property prices drop
ASPEN – Although the greater Aspen area may end the year
with an increase in real estate transactions, the price paid
per square foot has been dropping.
As of Dec. 1, the record gross sales were $976 million, ahead
of last year, although possibly lagging behind the record from
two years. But all realtors quoted by The Aspen Times (Dec.
6) agreed that, with a few anomalies, buyers are paying less
per square foot, a trend expected to continue into next year.
“I just sold a house in the West End that is about 5,000
square feet, and it sold for $400 per square foot furnished,”
said Heidi Houston, of Houston and O’Leary. “You
tell me when was the last time that happened? Buyers are getting
$100 bonuses have airport workers smiling a
EAGLE COUNTY – For those working at Eagle County Regional
Airport, a smile this winter could be worth a hundred bucks.
The county commissioners have allocated $10,000 to be distributed
in the form of $100 bonuses to employees who are friendly to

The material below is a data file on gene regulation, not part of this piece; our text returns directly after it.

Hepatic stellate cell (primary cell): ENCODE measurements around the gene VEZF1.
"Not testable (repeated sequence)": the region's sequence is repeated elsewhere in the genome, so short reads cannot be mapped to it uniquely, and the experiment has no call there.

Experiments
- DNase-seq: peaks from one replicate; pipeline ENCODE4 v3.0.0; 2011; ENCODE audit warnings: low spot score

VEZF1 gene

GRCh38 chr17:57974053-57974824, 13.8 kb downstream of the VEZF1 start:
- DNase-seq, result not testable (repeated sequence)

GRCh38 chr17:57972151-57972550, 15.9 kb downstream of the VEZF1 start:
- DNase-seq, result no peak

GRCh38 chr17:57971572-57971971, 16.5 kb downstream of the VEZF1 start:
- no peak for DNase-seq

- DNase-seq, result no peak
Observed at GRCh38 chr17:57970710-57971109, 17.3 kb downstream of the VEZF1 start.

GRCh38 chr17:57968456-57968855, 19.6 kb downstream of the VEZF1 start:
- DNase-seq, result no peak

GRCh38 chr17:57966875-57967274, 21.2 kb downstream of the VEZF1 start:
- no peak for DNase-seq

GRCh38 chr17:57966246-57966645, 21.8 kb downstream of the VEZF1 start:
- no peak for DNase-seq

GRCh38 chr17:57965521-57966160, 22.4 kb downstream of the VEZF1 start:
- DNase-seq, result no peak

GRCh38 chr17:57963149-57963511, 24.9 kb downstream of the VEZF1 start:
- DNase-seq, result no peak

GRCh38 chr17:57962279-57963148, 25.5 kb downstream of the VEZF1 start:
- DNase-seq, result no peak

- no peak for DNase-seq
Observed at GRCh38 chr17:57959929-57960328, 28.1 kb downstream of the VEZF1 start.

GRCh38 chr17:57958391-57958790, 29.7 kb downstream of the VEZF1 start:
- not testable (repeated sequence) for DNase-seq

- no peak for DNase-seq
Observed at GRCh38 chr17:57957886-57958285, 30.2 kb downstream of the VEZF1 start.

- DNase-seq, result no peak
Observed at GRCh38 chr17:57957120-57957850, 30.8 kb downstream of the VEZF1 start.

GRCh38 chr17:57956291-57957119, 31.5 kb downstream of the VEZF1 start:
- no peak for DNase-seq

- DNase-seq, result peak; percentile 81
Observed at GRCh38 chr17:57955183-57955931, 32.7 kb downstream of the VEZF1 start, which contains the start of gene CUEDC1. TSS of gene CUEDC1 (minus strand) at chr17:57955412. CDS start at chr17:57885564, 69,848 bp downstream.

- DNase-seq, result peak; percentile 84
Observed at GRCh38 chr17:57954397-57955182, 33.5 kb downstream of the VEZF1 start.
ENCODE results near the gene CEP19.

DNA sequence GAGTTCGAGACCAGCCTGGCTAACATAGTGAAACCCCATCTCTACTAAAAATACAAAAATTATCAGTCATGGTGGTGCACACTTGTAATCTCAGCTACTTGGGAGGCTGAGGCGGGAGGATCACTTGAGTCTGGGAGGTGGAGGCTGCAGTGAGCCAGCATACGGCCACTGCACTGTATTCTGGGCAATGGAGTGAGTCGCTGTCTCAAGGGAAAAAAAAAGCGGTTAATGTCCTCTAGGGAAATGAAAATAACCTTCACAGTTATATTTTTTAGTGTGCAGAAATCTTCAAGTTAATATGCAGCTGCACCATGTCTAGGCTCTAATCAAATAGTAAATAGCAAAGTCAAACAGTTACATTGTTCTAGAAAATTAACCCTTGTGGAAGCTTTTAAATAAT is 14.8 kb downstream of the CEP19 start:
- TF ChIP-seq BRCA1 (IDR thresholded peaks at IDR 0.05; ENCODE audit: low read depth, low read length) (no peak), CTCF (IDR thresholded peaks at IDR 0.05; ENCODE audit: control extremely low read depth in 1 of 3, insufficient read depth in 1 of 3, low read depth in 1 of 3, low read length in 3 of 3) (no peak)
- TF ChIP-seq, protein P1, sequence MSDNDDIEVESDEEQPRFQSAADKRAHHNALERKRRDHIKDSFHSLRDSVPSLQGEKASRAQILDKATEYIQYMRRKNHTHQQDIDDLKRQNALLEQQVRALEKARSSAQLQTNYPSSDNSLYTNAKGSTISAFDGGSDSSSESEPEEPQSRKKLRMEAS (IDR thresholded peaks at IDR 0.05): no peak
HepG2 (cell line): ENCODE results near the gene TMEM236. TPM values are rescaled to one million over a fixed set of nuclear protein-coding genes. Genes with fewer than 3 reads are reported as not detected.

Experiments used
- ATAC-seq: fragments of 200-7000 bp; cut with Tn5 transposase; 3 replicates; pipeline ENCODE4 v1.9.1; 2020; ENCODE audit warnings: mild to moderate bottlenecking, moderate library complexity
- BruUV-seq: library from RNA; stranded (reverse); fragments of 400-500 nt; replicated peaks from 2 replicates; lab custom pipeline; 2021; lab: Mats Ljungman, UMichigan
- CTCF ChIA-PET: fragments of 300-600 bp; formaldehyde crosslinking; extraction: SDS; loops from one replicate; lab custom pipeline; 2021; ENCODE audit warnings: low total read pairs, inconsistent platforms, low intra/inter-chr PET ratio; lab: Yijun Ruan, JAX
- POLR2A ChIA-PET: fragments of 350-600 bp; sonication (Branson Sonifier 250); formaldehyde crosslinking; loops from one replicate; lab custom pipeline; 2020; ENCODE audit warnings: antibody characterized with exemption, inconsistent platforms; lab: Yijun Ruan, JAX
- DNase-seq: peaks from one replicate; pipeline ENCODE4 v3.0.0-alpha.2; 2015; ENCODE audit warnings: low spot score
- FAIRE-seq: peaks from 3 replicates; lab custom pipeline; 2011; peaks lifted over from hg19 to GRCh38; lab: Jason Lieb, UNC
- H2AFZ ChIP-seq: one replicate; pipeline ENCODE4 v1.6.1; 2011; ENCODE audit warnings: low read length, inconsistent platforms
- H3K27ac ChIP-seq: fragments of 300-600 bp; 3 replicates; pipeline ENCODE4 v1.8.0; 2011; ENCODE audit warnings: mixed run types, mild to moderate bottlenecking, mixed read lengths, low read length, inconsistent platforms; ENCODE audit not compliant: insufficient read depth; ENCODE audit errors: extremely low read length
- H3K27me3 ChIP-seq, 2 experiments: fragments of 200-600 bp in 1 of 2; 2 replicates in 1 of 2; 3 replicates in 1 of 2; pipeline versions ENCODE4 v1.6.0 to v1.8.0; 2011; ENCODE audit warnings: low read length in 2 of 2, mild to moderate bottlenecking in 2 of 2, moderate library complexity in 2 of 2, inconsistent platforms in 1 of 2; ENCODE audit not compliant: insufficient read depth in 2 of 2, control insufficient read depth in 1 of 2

travelers. The bonuses are eligible to 300 employees at the
airport, from those in retail shops to baggage handlers. Officials
said they want travelers to notice smiles, something they say
makes a difference in their own travels after 9/11.
Eagle County’s government is aggressively pushing its
airport, which primarily serves Vail and Beaver Creek, and to
a lesser extent, the Aspen/Snowmass resorts. The county is buying
$60,000 in magazine advertisements with the hope of filling
existing daily flights. Beginning in about 1996, nearly half
the skier days at Vail and Beaver Creek were funneled through
Eagle County hopes to see more flights. It is working on getting
a 120-foot control tower, and also is aiding an effort to get
a federal customs agent to accommodate international flights.
Finally, the county has advanced $150,000 in seed money to guarantee
Starbucks greeted with chilly reception in
FRASER – Even as Intrawest prepares to start developing
real estate at the base of Winter Park, bumper stickers saying,
“Friends don’t let friends drink Starbucks,”
are showing up in anticipation of a Starbucks opening at the
The Winter Park Manifest (Dec. 4) reports some residents believe
Safeway is betraying local residents by not only importing an
inferior brew, but also competing with existing, nonchain coffee